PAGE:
I was aware that the hon. Lady might intervene and I have her original supplementary question with me here. I do not think that it is a good thing for our country to run down the efforts which we are making through our classic voluntary organisations and compare them with something which is only in its infancy, though I have already expressed by own admiration of it. I suggest that we see how it develops and take the constructive advice not only of young people but of sager people and try to improve upon our own experience.

Sir J. Duncan

If my right hon. Friend chooses Lancaster House as the headquarters of this organisation, will he change its name, in view of recent Press photographs, to the "Elephant and Castle"?

Mr. Gaitskell

If we are to be personal in this matter, will the right hon. Gentleman ensure that among the Young Conservatives who are to be recruited into this possible organisation there will be no members of the Cecil family?

Might I ask the right hon. Gentleman, however, whether he would not agree that if this country is to play its part, as I think we would all wish it to do, in an imaginative project of this kind, a great deal more in the way of both initiative and finance from the Government will be necessary?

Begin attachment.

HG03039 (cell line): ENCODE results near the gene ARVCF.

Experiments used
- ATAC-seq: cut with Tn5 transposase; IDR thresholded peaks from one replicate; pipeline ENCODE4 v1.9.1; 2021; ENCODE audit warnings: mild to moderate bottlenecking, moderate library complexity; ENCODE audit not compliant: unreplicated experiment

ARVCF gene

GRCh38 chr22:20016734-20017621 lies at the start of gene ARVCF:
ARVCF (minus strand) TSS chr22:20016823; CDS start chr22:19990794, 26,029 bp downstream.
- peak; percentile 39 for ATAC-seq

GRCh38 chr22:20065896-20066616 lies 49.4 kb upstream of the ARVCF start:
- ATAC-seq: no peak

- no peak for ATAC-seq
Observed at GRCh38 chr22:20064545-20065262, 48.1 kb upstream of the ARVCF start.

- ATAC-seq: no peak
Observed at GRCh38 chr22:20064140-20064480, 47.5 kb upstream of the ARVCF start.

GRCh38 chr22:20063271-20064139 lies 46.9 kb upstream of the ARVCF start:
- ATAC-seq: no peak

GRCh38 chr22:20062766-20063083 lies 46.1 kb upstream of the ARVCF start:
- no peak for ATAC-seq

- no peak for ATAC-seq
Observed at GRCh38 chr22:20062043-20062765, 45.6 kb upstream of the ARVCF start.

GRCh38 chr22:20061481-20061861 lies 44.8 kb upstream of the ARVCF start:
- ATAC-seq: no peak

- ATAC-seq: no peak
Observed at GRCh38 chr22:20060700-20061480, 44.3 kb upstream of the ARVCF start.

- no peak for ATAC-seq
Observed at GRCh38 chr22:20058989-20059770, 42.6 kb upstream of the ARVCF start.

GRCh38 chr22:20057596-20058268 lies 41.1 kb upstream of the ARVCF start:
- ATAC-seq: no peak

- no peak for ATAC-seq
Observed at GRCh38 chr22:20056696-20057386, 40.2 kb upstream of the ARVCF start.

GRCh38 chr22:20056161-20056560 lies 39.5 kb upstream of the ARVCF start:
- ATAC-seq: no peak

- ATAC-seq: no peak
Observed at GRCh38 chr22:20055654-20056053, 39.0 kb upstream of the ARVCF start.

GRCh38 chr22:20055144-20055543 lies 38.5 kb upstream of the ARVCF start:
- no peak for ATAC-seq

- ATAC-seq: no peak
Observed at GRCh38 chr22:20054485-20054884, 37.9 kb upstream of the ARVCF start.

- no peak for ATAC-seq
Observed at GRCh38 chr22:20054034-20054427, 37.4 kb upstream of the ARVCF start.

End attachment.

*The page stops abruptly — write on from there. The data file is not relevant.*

Mr. Butler

I have already said that I will discuss the suggestions made by the right hon. Gentleman and other hon. Members with my right hon. Friends who are principally concerned.

Mr. Grimond

Will the Leader of the House consider publishing details of the assistance to voluntary societies which is already available, particularly in travel grants? Secondly, have the Government considered the need for a more permanent technical service to be available for working in the under-developed countries of the world?

Mr. Butler

On the question of technical assistance, a White Paper on the whole extent of Government technical assistance to overseas countries has been prepared, and it should be published shortly. I should require notice of the earlier part of the hon. Gentleman's supplementary question.